24th December 1915

Captain George Pottinger Cox was killed in action on Christmas Eve 1915, aged 22, serving with the 1st Battalion, Essex Regiment. His surname, Cox, was actually the name of his step-father, by which he seems to have been known after the remarriage of his widowed mother when he was aged one. His birth surname was Innocent.

He was born on 15th January 1893 in Tientsin [Tianjin], China where his father and grandfather had both been Methodist missionaries.  His parents, Rev. George Morrison Hallam Innocent and Florence Elizabeth Pottinger had married in England in February 1892 whilst Rev. Innocent was on furlough from his missionary post, having attended the Methodist Conference 1891 in Leeds. In April 1892, the newlyweds set sail from London aboard the S.S. Glengyle. However, midway on the journey, Rev. Innocent was taken ill with haemorrhagic purpura and died on 30th May 1892, about 138 miles from Hong Kong. The ship put into port there next day and Rev. Innocent was buried in Happy Valley Cemetery, aged 32.

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30th July 1915

There seems to be some confusion over the date of death of Lieutenant Rev. Frederick Edward Barwick Hulton-Sams, with some sources (e.g. Commonwealth War Graves website, Soldiers Died in the Great War) giving his date of death as 30th July 1915 and others (e.g. his memorial plaque, Soldiers’ Effects register) as 31st July 1915.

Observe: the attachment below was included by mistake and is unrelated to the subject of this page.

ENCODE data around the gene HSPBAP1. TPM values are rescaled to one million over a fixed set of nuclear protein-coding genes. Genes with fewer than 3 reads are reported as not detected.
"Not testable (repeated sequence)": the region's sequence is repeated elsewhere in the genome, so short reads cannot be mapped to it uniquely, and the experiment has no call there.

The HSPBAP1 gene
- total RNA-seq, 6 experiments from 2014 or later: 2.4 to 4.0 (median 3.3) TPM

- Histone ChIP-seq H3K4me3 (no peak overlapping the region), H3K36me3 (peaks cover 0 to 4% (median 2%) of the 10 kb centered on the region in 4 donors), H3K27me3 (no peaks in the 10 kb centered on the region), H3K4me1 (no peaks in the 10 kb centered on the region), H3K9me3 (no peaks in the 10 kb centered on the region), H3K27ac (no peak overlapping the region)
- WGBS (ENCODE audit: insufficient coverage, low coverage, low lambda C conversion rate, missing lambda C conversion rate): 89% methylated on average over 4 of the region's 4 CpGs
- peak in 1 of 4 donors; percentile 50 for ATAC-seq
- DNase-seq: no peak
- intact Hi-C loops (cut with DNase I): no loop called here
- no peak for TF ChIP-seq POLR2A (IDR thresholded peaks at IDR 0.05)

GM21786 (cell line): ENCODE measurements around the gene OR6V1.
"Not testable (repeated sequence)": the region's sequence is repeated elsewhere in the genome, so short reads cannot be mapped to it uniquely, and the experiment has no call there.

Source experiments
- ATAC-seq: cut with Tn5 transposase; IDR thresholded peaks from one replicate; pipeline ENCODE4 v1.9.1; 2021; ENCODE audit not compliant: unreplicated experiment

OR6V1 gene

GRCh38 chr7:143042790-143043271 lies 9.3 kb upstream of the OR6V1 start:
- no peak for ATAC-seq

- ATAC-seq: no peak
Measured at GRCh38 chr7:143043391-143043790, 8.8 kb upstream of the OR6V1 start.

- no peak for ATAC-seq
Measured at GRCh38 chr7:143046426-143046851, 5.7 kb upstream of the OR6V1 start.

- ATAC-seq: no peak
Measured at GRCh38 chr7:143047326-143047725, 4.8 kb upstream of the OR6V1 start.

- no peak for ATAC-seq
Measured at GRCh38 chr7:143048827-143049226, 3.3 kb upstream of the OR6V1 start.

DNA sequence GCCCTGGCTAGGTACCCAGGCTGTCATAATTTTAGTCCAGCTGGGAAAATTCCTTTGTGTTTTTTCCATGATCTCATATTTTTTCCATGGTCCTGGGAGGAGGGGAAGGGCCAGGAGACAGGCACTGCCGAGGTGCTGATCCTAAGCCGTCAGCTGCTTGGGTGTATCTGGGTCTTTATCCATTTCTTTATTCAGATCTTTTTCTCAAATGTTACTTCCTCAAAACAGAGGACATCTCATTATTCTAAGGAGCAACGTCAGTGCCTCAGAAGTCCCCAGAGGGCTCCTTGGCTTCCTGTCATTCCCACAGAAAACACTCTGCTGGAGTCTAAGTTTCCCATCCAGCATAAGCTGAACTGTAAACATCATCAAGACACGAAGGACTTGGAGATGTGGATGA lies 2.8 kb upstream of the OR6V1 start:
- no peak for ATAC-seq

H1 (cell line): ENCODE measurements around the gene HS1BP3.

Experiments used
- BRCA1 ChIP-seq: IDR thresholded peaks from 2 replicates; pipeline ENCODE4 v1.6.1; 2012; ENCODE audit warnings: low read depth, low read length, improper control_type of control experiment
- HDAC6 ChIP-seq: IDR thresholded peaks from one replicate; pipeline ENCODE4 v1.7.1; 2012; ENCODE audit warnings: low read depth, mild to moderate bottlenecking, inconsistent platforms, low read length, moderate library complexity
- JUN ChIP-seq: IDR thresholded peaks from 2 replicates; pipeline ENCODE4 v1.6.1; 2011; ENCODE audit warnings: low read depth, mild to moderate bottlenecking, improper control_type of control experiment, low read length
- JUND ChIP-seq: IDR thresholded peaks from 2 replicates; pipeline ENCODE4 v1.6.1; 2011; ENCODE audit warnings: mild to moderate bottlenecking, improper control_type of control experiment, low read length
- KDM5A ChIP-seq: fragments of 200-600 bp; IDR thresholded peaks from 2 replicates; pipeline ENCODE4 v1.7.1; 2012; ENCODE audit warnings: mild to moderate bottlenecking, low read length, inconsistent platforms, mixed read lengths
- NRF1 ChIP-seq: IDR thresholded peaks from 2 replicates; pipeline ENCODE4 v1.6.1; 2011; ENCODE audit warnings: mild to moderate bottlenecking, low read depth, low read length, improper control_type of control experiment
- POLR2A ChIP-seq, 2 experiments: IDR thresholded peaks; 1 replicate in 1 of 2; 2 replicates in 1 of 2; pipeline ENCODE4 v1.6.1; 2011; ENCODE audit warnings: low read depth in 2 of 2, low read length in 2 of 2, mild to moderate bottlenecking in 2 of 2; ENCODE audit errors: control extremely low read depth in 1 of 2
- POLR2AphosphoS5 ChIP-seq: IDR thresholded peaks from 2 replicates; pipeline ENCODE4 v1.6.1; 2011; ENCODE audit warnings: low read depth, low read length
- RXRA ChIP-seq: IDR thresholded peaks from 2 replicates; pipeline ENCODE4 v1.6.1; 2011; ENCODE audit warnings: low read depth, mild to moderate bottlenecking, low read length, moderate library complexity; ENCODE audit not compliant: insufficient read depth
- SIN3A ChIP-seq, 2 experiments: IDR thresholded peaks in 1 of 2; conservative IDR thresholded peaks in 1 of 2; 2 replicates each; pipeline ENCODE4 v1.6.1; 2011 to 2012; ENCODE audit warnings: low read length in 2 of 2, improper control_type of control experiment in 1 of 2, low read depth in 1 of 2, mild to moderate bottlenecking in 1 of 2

Similarly, there is confusion over his date of birth, with some sources reporting it as 21st November 1881, and others as the 22nd or 23rd.

He was the eldest of the three sons and five daughters of Rev. George Frederick Sams and his wife Sarah Beatrix (née Hulton) and was baptised by his father at Emberton parish church, Buckinghamshire on 9th December 1881. He was educated at Bedford Grammar School 1893-5 before attending Harrow and then going on to Trinity College, Cambridge, where he was a boxing blue.

He was ordained as a clergyman at St Paul’s, Balsall Heath, Birmingham and served as a curate there. The local connection is that he also apparently served as curate at the Mission Church, Kingswood, Lapworth, which was in the Solihull Rural District at the time of the war. The Mission Church was founded in 1886 by William Lees, primarily to cater for domestic staff employed by the gentry. The present building in Station Lane was built in 1902 and is now the Lees Chapel independent evangelical church.

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